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Botham Jean’s Parents and Estate Sue Apartment Complex, Argue Murder Was Preventable


South Side Flats

The parents and estate of Botham Shem Jean, 26, are suing the apartment complex where he was murdered, as well as the company that allegedly manufactured the tenants’ key fobs.

“The door, strike plate, and locking mechanism were defective and unreasonably dangerous, as it made it nearly impossible for the door to properly close, allowing anyone to enter Botham’s apartment uninvited and unannounced,” the plaintiffs said in a complaint filed against South Side Flats, and key fob-manufacturer Dormakaba.

Then-Dallas Police Officer Amber Guyger shot and killed Jean in his apartment on the fourth floor of the South Side Flats apartment building on September 6, 2018. There was no dispute that Guyger shot and killed Jean, but her defense asserted that she believed she was entering her apartment on the third floor. The defense argued that Guyger reasonably made the mistake after a long day at work. Thinking the victim was an intruder, she pulled out her gun and fired.

Jurors agreed with the prosecution that this was not a reasonable mistake. This was murder. Nonetheless, they sentenced Guyger well below the maximum possible punishment. She is appealing the conviction.

According to the complaint filed on Tuesday, there was a pattern at South Side of doors failing to reliably close. Jean’s apartment was no exception. The plaintiffs asserted that when Guyger reached the door, either it had not closed as designed or her key fob allowed her to enter even though it was not designed to do that.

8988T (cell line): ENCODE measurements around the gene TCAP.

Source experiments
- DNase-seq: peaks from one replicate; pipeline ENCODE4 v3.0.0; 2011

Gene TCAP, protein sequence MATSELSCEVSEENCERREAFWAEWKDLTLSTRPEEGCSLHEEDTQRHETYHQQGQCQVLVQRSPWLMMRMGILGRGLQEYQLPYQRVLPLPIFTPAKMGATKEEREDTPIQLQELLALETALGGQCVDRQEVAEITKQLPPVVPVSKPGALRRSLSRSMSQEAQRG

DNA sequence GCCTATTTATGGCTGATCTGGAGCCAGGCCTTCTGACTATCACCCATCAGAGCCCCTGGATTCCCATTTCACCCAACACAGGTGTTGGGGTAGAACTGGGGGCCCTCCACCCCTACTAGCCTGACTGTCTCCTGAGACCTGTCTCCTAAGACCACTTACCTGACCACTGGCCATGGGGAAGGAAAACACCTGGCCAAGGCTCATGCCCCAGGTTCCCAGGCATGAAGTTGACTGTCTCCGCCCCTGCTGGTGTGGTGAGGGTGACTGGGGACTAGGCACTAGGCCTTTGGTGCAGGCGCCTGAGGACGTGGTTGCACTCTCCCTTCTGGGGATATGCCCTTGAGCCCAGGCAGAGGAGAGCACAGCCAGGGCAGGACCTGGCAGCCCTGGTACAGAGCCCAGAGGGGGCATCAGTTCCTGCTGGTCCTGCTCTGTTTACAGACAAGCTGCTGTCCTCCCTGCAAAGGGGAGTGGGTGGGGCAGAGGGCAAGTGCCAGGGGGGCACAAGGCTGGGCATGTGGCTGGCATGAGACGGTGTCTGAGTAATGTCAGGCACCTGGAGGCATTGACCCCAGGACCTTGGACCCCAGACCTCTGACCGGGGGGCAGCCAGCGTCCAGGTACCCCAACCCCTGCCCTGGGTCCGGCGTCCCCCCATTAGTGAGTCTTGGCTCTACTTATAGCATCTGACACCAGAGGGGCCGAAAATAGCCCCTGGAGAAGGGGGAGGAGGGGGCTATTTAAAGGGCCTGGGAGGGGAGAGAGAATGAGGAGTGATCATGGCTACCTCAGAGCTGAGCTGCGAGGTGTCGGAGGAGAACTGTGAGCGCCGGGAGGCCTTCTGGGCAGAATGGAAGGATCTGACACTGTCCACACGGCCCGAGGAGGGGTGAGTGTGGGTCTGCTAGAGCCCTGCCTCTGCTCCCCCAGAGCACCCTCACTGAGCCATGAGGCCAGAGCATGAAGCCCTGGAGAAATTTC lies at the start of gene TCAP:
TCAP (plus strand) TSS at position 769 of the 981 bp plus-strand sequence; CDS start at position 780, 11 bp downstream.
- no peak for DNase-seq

According to a Texas Ranger Division investigation, the strike plate was “over torqued” when installed, leading to a crack inside the door frame. It had rained the day Jean died, so it was humid. Law enforcement conducted an experiment on Oct. 2018 when the weather was similar. They found that the door did not fully latch, depending on the distance that the door was open before they let go.

Plaintiffs mentioned that Guyger also testified at the trial that the layout of the building was confusing, leading to her parking on the fourth floor of the parking garage. The complaint cited evidence from the law enforcement investigation that a number of tenants reported walking to the wrong apartment on the wrong floor, inserted key fobs into locks on the wrong doors, and unintentionally parked on the wrong floor.

According to the plaintiffs, the companies failed to address the door problems even though the apartment complex was in an area with crime, and failed to handle problems with the layout of the building. It was further alleged that the defendants were aware of these problems.

South Side Flats and Dormakaba did not immediately respond to a Law&Crime request of comment.

[Screengrab via NBC DFW]

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